It’s October – mid spring apparently, with snow falling, temperatures plummeting and winds that turn precipitation of any kind into needles according to the pain receptors in my skin, it’s just not…well…springy enough! I think we have been short changed on the naming of the seasons. NZ weather is far from a predictable or comfortable 4 phase cycle and I think many would agree we should really get on with adjusting our language to fit the reality. Our weather is confusing at the best of times and that is why I think in the spirit of Kiwi DIY we ditch the traditional 4 seasons and go for a realistic 6. Here they are:
December-January – ‘Springmer’: Ok this is when it is definitely lighter but not necessarily warmer. Christmas could be shorts and t’shirts or blizzard wear, or both. Try sitting on the beach during this time and you are likely to be sandblasted or need a beanie and jacket close by. It’s definitely not the time to ‘oil up’ unless you like being a sand magnet.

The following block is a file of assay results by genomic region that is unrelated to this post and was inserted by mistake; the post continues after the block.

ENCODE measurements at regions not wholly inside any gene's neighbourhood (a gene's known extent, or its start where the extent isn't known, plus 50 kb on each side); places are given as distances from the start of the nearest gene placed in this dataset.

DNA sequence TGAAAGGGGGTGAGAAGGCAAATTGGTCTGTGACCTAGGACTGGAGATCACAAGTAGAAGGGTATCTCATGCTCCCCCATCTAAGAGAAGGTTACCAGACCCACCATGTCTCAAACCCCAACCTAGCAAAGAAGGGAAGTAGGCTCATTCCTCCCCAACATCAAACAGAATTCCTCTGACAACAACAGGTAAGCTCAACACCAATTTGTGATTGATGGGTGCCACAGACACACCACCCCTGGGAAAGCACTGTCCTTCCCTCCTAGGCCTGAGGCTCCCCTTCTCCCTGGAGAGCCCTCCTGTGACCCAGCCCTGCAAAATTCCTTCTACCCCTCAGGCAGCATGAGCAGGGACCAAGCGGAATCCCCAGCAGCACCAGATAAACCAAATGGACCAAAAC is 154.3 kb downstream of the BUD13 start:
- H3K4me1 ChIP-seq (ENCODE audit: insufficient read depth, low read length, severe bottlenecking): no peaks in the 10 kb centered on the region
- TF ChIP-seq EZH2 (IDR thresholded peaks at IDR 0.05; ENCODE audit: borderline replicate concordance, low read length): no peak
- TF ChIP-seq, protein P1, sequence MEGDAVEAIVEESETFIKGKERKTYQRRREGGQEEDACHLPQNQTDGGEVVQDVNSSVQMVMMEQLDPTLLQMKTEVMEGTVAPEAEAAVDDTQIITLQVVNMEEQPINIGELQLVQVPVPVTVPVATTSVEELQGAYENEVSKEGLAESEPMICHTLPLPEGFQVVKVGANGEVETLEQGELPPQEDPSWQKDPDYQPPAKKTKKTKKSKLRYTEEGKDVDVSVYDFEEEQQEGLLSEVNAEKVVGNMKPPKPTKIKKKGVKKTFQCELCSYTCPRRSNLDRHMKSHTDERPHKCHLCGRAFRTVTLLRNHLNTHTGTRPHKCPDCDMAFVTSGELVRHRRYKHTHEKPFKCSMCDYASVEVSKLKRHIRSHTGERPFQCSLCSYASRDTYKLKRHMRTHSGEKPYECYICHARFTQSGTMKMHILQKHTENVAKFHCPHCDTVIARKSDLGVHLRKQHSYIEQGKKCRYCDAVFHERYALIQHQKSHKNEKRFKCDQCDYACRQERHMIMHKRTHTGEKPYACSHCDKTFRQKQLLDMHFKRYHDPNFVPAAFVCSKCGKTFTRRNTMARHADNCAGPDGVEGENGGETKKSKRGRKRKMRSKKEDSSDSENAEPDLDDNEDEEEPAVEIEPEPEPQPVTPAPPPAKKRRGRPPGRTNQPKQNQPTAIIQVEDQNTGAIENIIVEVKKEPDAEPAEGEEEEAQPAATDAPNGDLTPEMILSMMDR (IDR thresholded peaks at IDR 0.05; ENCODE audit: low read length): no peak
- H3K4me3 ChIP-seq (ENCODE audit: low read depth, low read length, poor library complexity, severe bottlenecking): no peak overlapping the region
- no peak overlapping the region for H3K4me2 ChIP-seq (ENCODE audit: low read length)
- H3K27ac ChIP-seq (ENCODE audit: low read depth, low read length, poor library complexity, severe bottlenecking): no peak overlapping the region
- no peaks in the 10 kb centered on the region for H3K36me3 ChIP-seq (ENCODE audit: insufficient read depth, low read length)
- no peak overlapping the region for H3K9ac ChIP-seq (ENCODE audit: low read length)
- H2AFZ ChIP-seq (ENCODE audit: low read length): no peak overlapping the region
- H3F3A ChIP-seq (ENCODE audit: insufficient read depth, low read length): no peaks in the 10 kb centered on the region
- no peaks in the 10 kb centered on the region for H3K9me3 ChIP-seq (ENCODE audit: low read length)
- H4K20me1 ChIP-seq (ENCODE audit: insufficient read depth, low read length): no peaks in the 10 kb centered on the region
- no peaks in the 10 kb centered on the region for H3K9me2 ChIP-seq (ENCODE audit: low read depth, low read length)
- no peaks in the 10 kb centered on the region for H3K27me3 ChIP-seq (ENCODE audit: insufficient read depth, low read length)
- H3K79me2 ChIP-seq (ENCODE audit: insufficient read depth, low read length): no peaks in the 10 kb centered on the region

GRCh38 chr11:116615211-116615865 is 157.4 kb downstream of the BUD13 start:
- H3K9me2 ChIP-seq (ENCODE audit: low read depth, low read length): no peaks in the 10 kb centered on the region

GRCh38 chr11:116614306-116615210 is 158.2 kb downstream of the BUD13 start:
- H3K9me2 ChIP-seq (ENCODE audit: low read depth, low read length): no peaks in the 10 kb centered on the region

Feb-March ‘summer’: School holidays end and the weather gets hot, humidity rises and finally the sun actually packs a punch beyond searing your skin and rather than being at the beach, cooling off we pack our children off to bake and sweat in our sauna like schools buildings.
April-May ‘Simper’: I like this time of the year, it’s the old ‘autumn but I like Simper because it’s like summer doesn’t want to let go but it’s darker earlier and the humidity disappears.
June-July ‘Winter’: Here it is finally but not necessarily cold – it is dark, chillier, snow arrives.
August-September ‘Wetner’: Winter with lashings of rain with cold. Often colder than June and July.
October-November ‘Windner’: Another winter theme but equinox winds are added to the mix and as I have already mentioned pack a real punch.
I’m not sure if it will catch on but we have far more seasonal diversity than is represented in the limited quarterly divisions suggest by conventional categories. But there is a fundamental flaw in my perspective as any Southerner will know – the South Island has it’s own twist on the above, depending again on which side of the Alps you are. Perhaps the mystery of the weather is matched by our bizarre knack for building houses with reverse insulation. It wouldn’t be a Kiwi home if you didn’t put a jacket on when you got inside. Come to think of it, maybe the expression ‘yeah-na’ is weather related, because if you want to know if it’s going to rain the answer has to be both.